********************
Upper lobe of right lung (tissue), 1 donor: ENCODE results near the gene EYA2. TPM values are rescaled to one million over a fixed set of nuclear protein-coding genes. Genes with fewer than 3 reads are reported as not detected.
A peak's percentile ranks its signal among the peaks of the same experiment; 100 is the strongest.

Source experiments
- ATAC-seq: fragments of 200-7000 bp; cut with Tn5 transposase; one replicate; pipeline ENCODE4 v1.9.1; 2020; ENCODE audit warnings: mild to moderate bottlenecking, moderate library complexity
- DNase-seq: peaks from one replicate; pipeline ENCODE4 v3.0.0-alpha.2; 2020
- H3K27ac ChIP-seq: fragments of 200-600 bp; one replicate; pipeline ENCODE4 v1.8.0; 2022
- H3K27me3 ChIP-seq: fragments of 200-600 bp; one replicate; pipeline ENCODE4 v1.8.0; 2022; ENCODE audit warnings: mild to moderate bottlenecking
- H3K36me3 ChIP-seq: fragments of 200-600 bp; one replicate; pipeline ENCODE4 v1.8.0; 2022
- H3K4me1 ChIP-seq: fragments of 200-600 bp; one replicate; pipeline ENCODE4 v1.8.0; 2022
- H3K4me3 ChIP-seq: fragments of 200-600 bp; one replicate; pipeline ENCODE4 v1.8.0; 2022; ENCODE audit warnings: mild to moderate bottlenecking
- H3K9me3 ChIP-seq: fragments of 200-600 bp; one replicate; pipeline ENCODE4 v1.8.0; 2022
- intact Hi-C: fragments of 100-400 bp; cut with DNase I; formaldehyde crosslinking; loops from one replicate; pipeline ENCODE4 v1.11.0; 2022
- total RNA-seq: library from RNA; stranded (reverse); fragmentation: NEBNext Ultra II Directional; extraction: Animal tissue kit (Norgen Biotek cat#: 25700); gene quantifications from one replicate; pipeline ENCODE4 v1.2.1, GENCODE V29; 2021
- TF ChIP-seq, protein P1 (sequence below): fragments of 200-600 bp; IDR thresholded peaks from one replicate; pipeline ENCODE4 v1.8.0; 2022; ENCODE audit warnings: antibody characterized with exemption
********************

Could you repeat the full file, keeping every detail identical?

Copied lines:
Upper lobe of right lung (tissue), 1 donor: ENCODE results near the gene EYA2. TPM values are rescaled to one million over a fixed set of nuclear protein-coding genes. Genes with fewer than 3 reads are reported as not detected.
A peak's percentile ranks its signal among the peaks of the same experiment; 100 is the strongest.

Source experiments
- ATAC-seq: fragments of 200-7000 bp; cut with Tn5 transposase; one replicate; pipeline ENCODE4 v1.9.1; 2020; ENCODE audit warnings: mild to moderate bottlenecking, moderate library complexity
- DNase-seq: peaks from one replicate; pipeline ENCODE4 v3.0.0-alpha.2; 2020
- H3K27ac ChIP-seq: fragments of 200-600 bp; one replicate; pipeline ENCODE4 v1.8.0; 2022
- H3K27me3 ChIP-seq: fragments of 200-600 bp; one replicate; pipeline ENCODE4 v1.8.0; 2022; ENCODE audit warnings: mild to moderate bottlenecking
- H3K36me3 ChIP-seq: fragments of 200-600 bp; one replicate; pipeline ENCODE4 v1.8.0; 2022
- H3K4me1 ChIP-seq: fragments of 200-600 bp; one replicate; pipeline ENCODE4 v1.8.0; 2022
- H3K4me3 ChIP-seq: fragments of 200-600 bp; one replicate; pipeline ENCODE4 v1.8.0; 2022; ENCODE audit warnings: mild to moderate bottlenecking
- H3K9me3 ChIP-seq: fragments of 200-600 bp; one replicate; pipeline ENCODE4 v1.8.0; 2022
- intact Hi-C: fragments of 100-400 bp; cut with DNase I; formaldehyde crosslinking; loops from one replicate; pipeline ENCODE4 v1.11.0; 2022
- total RNA-seq: library from RNA; stranded (reverse); fragmentation: NEBNext Ultra II Directional; extraction: Animal tissue kit (Norgen Biotek cat#: 25700); gene quantifications from one replicate; pipeline ENCODE4 v1.2.1, GENCODE V29; 2021
- TF ChIP-seq, protein P1 (sequence below): fragments of 200-600 bp; IDR thresholded peaks from one replicate; pipeline ENCODE4 v1.8.0; 2022; ENCODE audit warnings: antibody characterized with exemption